Jul 18, 2012

Treat Friends, Kids The Same

File:Erma Bombeck.jpg

by Erma Bombeck

On the TV the other day, a leading child psychologist said parents should treat their children as they would treat their best friend...with courtesy, dignity and diplomacy.

"I have never treated my children any other way," I told myself. But later that night, I thought about it. Did I really talk to my best friends like I talked to my children? Just suppose...our good friends, Fred and Eleanor, came to dinner one night and...

"Well it's about time you two got here! What have you been doing? Dawdling? Leave those shoes outside, Fred. They've got mud on them. And shut the door. Where were you born in a barn?"

"So Eleanor, how have you been? I've been meaning to have you over for such a long time. Fred! Take it easy on the chip dip of you'll ruin your dinner. I didn't work over a hot stove all day long to have you nibble like some bird."

"Hear from any of the gang lately? Got a card from the Martins. Yes, they're in Lauderdale again. They go every year to the same spot. What's the matter with you, Fred? You're fidgeting. Of course you have to go. It's down the hall, first door on the left. And I don't want to see the towel in the middle of the floor when you're finished."

"Did you wash your face before you came, Eleanor? I see a dark spot around your mouth. I guess it's a shadow. So how're your children? If you ask me I don't think summer school is great for them. Is everybody hungry? Then, why don't we go in to dinner? You all wash up and I'll take up the food. Don't tell me your hands are clean, Eleanor. I saw you playing with the dog."

"Fred, you sit over there and Eleanor you can sit with the half glass of milk. You know you're all elbows when it comes to milk. There now, your host will say grace."

"Fred, I don't see any cauliflower on your plate. Have you ever tried it? Well, try a spoonful. If you don't like it I won't make you finish it, but if you don't try it, you can just forget dessert. And sit up straight or your spine will grow that way. Now, what were we talking about? Oh yes, the Gerbers. They sold their house. I mean they took a beating, but Eleanor..., don't talk with food in your mouth. i can't understand a work you're saying. And use your napkin."

At that moment in my fantasy, my son walked into the room. "How nice of you to come," I said pleasantly.

"Now what did I do," he signed.

Jul 11, 2012

How to Get Your Kids to Do Their Chores

(...Without Nagging Them!)

Let us first remind ourselves of the old, straight-forward theory which tells us that generally, people don't like to be "told what to do". This absolutely includes kids. It's no wonder that kids need to constantly be reminded of what they were supposed to do - they don't want to be doing it in the first place! But with some guidance from the Gordon Model and bit of psychological insight, we think we can help.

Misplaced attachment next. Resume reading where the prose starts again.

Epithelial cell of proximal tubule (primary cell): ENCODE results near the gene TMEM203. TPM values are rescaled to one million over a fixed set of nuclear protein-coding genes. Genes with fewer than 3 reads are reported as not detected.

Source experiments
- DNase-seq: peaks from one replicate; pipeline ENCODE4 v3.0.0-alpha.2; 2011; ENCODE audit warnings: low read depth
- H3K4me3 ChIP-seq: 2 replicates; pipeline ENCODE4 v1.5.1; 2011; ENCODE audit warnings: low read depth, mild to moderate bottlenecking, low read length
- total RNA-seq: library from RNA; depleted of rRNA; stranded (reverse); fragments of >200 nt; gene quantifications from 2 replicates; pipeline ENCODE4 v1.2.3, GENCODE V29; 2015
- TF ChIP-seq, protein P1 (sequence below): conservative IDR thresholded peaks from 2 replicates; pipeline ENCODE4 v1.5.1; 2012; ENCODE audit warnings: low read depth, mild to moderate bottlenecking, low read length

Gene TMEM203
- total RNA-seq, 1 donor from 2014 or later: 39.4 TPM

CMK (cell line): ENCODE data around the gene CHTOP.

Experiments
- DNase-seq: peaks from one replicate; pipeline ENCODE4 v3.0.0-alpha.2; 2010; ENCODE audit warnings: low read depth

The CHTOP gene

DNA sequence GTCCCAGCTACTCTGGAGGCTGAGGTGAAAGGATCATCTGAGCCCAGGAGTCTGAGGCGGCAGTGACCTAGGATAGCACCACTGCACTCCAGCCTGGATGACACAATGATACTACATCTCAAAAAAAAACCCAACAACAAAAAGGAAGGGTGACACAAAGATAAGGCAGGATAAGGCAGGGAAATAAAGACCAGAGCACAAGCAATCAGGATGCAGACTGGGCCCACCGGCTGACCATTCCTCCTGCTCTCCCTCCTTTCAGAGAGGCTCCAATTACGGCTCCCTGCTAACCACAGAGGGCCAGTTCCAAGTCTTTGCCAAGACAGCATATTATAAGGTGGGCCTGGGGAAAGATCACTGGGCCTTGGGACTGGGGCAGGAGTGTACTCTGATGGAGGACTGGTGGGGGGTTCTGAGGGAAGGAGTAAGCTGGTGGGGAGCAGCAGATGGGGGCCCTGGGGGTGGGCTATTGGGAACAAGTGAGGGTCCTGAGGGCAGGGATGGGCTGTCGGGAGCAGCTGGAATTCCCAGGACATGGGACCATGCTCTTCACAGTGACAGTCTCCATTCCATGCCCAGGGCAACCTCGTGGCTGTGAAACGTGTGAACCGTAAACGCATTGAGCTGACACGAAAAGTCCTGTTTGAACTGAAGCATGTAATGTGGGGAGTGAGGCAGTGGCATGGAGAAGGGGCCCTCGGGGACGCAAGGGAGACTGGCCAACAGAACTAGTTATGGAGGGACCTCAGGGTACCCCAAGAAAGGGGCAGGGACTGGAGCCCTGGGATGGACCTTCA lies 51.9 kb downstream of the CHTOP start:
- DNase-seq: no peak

In most households, here's how chores are usually delegated:
Mom: "I need you to wash the dishes, clean up your room, feed the dog and take him for a walk."
Child: "I don't feel like it."
Mom: "Do it!"
Child: "Fine."
There's one way to get a child to "agree" to do something! His willingness is lacking and his compliance is artificial. The mother will likely need to remind him: "You said you would do the chores I asked! Why aren't they done? Do them now - I won't ask you again." Adding a tinge of threat here might get your child to do what he's told (for the time being, at least*) but will likely entice him to resist even more. Not only are you telling him what to do without any reason or consideration of what he is needing to do, but your reminding/nagging him comes across as condescending; as if he isn't intelligent enough to remember. This holds true for nagging in all shapes and forms.

Now let's consider two important Gordon Model skills to help in this situation:

  1. The Preventive I-Message: These types of I-Messages are useful in preventing problems from occurring in the first place. They give the listener (the child, in this case) important information that they will need to know for the future. For example, you are having guests over for dinner and you would like your child to have his toys picked up off the floor before a certain time of day. Remember that the I-Message must have all three parts to increase the probability that it will be effective. Using this example, here is an I-Message that could be used: "I need to have the toys off the floor by 5 pm when the neighbors will be arriving, so that I don't feel embarrassed about inviting guests into a messy home and don't have to take up extra time that I will need to finish preparing dinner."
  2. Method III: The No-Lose Method to resolving conflicts is the perfect skill to use when it comes to chore-setting. Many things are in play here. First off, is the principle of participation, which says that a person is more motivated to carry out a decision that he has been a part of making, versus a decision that has been made on his behalf, without his consent. Secondly, Method III considers the needs of everyone involved. It could still, for example, allow the kids to watch their favorite show at the same time every night, while also lessening the burden of all the household duties on just Mom or Dad. Method III must be carried out in all six parts in order to be the most effective. More on Method III - including the numerous positive side effects - can be found in Chapter 11 of the P.E.T. book.
Parents must also remember that none of these are guaranteed quick-fixes for the conflicts in your family. But with time, practice, and a constant consideration for the needs of others, the benefits of using the Gordon Model skills are truly astonishing.

Try it for yourself and let us know how it worked for you. Feel free to always comment below or on our Facebook page.

See Chapter 10 of the P.E.T. book to read the effects of parental power on Children